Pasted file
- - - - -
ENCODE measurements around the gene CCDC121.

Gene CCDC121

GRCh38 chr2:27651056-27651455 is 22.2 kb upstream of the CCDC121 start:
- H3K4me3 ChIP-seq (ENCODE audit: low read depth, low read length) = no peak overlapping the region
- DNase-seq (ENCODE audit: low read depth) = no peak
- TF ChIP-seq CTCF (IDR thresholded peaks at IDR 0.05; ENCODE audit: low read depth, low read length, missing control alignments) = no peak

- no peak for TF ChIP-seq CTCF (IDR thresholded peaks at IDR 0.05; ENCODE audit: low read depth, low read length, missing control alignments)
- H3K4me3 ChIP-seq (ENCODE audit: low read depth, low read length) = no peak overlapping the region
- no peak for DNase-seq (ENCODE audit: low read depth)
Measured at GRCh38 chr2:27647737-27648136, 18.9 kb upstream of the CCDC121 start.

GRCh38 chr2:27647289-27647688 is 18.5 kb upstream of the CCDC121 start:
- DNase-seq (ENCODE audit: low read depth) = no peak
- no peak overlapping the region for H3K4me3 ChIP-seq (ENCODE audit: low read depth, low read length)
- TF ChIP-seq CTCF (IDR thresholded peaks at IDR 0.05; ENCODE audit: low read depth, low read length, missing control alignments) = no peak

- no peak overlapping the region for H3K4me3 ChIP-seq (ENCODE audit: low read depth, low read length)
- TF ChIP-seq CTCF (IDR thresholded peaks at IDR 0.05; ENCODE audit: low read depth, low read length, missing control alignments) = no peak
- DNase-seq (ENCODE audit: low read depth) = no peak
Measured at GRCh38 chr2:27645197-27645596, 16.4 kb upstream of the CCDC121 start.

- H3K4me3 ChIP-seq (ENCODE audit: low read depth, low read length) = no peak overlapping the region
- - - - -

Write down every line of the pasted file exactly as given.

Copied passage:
ENCODE measurements around the gene CCDC121.

Gene CCDC121

GRCh38 chr2:27651056-27651455 is 22.2 kb upstream of the CCDC121 start:
- H3K4me3 ChIP-seq (ENCODE audit: low read depth, low read length) = no peak overlapping the region
- DNase-seq (ENCODE audit: low read depth) = no peak
- TF ChIP-seq CTCF (IDR thresholded peaks at IDR 0.05; ENCODE audit: low read depth, low read length, missing control alignments) = no peak

- no peak for TF ChIP-seq CTCF (IDR thresholded peaks at IDR 0.05; ENCODE audit: low read depth, low read length, missing control alignments)
- H3K4me3 ChIP-seq (ENCODE audit: low read depth, low read length) = no peak overlapping the region
- no peak for DNase-seq (ENCODE audit: low read depth)
Measured at GRCh38 chr2:27647737-27648136, 18.9 kb upstream of the CCDC121 start.

GRCh38 chr2:27647289-27647688 is 18.5 kb upstream of the CCDC121 start:
- DNase-seq (ENCODE audit: low read depth) = no peak
- no peak overlapping the region for H3K4me3 ChIP-seq (ENCODE audit: low read depth, low read length)
- TF ChIP-seq CTCF (IDR thresholded peaks at IDR 0.05; ENCODE audit: low read depth, low read length, missing control alignments) = no peak

- no peak overlapping the region for H3K4me3 ChIP-seq (ENCODE audit: low read depth, low read length)
- TF ChIP-seq CTCF (IDR thresholded peaks at IDR 0.05; ENCODE audit: low read depth, low read length, missing control alignments) = no peak
- DNase-seq (ENCODE audit: low read depth) = no peak
Measured at GRCh38 chr2:27645197-27645596, 16.4 kb upstream of the CCDC121 start.

- H3K4me3 ChIP-seq (ENCODE audit: low read depth, low read length) = no peak overlapping the region